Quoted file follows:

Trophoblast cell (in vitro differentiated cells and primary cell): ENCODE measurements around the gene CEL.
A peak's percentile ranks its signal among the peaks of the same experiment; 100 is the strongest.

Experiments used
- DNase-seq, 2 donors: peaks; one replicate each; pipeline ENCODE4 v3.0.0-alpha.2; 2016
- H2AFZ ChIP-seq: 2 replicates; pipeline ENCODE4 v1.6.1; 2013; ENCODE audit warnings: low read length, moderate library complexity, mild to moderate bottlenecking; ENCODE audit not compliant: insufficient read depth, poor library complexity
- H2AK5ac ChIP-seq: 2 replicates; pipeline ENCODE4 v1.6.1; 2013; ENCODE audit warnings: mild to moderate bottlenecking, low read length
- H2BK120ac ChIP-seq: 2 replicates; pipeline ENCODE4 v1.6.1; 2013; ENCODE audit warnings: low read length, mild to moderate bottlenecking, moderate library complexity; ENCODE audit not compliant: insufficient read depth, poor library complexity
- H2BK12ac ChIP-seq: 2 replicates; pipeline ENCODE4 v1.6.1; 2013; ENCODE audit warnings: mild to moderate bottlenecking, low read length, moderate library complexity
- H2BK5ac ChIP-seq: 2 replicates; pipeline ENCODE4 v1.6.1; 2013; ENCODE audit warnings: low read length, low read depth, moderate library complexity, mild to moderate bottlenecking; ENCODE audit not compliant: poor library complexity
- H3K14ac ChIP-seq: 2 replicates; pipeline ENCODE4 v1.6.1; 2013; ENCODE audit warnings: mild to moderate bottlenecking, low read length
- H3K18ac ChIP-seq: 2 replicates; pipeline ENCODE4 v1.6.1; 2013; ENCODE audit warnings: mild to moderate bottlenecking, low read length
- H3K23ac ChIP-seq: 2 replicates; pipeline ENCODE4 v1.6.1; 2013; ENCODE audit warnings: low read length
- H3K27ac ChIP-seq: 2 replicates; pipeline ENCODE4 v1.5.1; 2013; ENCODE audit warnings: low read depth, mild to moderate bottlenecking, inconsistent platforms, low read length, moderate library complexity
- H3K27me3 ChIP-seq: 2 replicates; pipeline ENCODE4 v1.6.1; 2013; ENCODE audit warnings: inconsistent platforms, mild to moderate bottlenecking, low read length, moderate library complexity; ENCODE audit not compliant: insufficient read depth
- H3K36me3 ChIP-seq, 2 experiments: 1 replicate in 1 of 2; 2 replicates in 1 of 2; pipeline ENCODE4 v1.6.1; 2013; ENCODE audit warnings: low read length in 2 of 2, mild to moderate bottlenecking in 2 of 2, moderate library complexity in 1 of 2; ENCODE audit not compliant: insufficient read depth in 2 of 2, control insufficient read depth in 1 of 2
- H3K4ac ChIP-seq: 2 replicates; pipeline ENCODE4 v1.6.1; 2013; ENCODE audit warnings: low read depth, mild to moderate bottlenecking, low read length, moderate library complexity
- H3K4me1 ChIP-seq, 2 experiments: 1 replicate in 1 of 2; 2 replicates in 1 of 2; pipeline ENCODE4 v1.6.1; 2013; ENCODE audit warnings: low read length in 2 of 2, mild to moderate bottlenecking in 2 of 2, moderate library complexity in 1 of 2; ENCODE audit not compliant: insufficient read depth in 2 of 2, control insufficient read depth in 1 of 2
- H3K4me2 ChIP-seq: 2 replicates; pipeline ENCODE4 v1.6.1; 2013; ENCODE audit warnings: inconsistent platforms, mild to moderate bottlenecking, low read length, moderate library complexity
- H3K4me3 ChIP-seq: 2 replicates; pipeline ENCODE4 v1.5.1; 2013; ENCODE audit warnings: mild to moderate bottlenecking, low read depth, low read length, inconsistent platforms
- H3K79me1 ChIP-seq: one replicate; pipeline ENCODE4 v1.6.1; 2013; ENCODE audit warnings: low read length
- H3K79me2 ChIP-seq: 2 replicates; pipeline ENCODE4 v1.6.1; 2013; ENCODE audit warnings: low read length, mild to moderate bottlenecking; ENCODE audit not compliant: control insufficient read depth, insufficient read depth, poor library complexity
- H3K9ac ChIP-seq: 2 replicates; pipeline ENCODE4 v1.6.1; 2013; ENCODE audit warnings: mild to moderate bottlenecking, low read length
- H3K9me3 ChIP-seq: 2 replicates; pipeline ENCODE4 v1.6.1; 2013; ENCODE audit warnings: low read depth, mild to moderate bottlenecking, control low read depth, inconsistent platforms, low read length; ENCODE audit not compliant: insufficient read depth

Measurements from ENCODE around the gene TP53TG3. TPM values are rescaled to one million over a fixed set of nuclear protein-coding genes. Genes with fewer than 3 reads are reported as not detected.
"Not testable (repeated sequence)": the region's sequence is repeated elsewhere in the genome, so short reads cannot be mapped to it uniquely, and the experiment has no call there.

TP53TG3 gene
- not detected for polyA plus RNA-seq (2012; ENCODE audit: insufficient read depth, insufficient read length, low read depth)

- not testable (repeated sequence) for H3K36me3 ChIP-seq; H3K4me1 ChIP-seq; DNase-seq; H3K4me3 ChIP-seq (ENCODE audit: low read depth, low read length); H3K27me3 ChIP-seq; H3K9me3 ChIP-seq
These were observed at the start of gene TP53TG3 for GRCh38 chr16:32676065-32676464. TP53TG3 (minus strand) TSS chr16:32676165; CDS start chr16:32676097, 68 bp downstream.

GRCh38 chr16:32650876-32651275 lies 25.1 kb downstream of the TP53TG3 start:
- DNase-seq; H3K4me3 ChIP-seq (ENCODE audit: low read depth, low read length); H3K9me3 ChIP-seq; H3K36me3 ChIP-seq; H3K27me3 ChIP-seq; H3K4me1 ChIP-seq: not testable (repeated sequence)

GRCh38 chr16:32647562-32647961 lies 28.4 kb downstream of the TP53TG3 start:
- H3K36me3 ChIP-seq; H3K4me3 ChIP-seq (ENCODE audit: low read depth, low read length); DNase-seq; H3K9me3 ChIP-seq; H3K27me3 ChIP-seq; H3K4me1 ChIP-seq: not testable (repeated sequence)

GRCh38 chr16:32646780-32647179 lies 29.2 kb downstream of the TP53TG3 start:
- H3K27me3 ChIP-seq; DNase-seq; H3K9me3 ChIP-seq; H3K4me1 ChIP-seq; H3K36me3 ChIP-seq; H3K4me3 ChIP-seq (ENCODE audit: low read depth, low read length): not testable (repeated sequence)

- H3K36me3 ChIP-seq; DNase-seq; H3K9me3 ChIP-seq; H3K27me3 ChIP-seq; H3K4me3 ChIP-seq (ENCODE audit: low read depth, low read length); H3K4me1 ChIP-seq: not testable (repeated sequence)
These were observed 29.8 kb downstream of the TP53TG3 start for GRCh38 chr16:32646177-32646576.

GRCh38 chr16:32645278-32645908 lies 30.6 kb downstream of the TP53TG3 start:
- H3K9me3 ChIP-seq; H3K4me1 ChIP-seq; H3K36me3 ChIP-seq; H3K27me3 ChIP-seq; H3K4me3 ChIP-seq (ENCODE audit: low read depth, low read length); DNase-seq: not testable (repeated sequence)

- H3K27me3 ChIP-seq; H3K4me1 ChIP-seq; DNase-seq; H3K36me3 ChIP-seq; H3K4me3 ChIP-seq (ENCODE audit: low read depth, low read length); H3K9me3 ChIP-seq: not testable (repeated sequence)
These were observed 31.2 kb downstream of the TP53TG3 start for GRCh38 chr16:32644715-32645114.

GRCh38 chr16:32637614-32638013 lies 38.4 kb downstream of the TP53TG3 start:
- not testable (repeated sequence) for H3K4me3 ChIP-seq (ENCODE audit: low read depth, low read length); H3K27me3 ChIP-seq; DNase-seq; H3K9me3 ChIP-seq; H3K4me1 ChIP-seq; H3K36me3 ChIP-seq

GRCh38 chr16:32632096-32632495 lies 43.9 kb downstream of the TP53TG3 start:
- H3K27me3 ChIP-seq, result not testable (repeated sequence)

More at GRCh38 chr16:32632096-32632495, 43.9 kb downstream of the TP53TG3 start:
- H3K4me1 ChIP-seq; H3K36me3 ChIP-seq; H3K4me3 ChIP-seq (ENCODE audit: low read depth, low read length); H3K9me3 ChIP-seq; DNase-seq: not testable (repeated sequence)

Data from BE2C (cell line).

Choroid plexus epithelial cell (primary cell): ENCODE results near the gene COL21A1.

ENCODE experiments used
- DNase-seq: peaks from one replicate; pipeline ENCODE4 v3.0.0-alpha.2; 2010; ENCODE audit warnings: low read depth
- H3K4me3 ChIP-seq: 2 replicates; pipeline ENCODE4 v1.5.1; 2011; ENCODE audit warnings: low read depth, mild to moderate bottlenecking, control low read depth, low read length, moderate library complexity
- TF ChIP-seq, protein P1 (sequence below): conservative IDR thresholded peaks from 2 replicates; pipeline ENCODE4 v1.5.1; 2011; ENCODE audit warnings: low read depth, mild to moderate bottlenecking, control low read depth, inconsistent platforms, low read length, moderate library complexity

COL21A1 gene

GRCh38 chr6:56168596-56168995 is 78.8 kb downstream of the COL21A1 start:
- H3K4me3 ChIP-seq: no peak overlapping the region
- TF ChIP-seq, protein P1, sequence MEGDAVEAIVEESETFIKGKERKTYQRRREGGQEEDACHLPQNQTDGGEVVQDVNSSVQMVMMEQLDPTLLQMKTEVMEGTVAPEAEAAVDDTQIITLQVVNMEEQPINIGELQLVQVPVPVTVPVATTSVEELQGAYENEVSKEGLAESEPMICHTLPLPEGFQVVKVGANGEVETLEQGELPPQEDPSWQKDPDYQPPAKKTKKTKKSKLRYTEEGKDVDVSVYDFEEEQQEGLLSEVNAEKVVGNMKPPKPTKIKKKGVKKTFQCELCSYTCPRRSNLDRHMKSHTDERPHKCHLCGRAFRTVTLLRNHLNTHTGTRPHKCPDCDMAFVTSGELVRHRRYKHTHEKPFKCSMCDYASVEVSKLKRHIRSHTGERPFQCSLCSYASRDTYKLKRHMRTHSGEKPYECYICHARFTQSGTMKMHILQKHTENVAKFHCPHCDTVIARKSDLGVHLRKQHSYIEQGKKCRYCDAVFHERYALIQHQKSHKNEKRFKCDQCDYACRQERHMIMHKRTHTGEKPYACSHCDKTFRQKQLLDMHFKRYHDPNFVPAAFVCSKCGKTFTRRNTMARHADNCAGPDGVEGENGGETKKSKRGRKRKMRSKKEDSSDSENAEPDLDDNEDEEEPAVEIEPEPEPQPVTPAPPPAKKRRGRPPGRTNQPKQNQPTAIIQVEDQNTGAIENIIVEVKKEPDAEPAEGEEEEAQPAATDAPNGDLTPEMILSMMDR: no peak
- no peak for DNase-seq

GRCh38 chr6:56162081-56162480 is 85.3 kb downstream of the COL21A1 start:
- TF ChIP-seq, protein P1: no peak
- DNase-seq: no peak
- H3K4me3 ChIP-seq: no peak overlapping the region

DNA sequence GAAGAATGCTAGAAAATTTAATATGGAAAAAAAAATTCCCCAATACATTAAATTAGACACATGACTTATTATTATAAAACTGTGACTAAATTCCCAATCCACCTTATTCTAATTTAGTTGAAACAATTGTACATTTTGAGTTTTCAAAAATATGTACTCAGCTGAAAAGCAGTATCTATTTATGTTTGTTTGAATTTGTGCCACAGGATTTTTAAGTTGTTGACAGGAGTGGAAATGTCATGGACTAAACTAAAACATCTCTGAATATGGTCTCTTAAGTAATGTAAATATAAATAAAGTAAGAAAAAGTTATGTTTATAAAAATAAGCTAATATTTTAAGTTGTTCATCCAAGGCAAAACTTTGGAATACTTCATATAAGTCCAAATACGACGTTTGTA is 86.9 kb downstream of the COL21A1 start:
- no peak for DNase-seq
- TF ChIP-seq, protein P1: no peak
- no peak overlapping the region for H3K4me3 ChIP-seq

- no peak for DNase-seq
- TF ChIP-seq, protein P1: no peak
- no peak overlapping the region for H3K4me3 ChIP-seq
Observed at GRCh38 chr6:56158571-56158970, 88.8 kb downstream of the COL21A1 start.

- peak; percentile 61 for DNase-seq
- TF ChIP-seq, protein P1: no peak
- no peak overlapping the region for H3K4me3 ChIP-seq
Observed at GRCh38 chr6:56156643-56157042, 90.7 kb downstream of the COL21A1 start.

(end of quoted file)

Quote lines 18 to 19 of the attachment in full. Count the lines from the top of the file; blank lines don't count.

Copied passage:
- H3K4me2 ChIP-seq: 2 replicates; pipeline ENCODE4 v1.6.1; 2013; ENCODE audit warnings: inconsistent platforms, mild to moderate bottlenecking, low read length, moderate library complexity
- H3K4me3 ChIP-seq: 2 replicates; pipeline ENCODE4 v1.5.1; 2013; ENCODE audit warnings: mild to moderate bottlenecking, low read depth, low read length, inconsistent platforms